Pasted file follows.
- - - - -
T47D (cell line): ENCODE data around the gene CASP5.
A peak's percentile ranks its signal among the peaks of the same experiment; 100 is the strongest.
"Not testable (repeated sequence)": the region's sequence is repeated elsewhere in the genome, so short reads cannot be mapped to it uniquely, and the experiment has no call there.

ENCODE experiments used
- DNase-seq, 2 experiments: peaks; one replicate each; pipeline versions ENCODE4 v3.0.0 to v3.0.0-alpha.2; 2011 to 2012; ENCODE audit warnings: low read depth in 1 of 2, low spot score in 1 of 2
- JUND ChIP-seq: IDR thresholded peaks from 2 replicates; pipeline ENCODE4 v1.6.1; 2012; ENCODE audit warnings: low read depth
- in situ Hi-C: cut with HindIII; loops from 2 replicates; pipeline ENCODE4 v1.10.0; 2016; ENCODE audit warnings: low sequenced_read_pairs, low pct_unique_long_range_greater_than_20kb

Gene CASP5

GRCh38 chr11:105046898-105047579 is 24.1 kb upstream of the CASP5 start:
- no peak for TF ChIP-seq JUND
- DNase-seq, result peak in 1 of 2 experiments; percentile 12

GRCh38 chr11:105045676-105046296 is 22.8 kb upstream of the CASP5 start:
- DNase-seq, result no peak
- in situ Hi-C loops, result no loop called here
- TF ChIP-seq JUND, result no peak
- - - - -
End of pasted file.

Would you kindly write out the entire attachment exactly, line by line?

T47D (cell line): ENCODE data around the gene CASP5.
A peak's percentile ranks its signal among the peaks of the same experiment; 100 is the strongest.
"Not testable (repeated sequence)": the region's sequence is repeated elsewhere in the genome, so short reads cannot be mapped to it uniquely, and the experiment has no call there.

ENCODE experiments used
- DNase-seq, 2 experiments: peaks; one replicate each; pipeline versions ENCODE4 v3.0.0 to v3.0.0-alpha.2; 2011 to 2012; ENCODE audit warnings: low read depth in 1 of 2, low spot score in 1 of 2
- JUND ChIP-seq: IDR thresholded peaks from 2 replicates; pipeline ENCODE4 v1.6.1; 2012; ENCODE audit warnings: low read depth
- in situ Hi-C: cut with HindIII; loops from 2 replicates; pipeline ENCODE4 v1.10.0; 2016; ENCODE audit warnings: low sequenced_read_pairs, low pct_unique_long_range_greater_than_20kb

Gene CASP5

GRCh38 chr11:105046898-105047579 is 24.1 kb upstream of the CASP5 start:
- no peak for TF ChIP-seq JUND
- DNase-seq, result peak in 1 of 2 experiments; percentile 12

GRCh38 chr11:105045676-105046296 is 22.8 kb upstream of the CASP5 start:
- DNase-seq, result no peak
- in situ Hi-C loops, result no loop called here
- TF ChIP-seq JUND, result no peak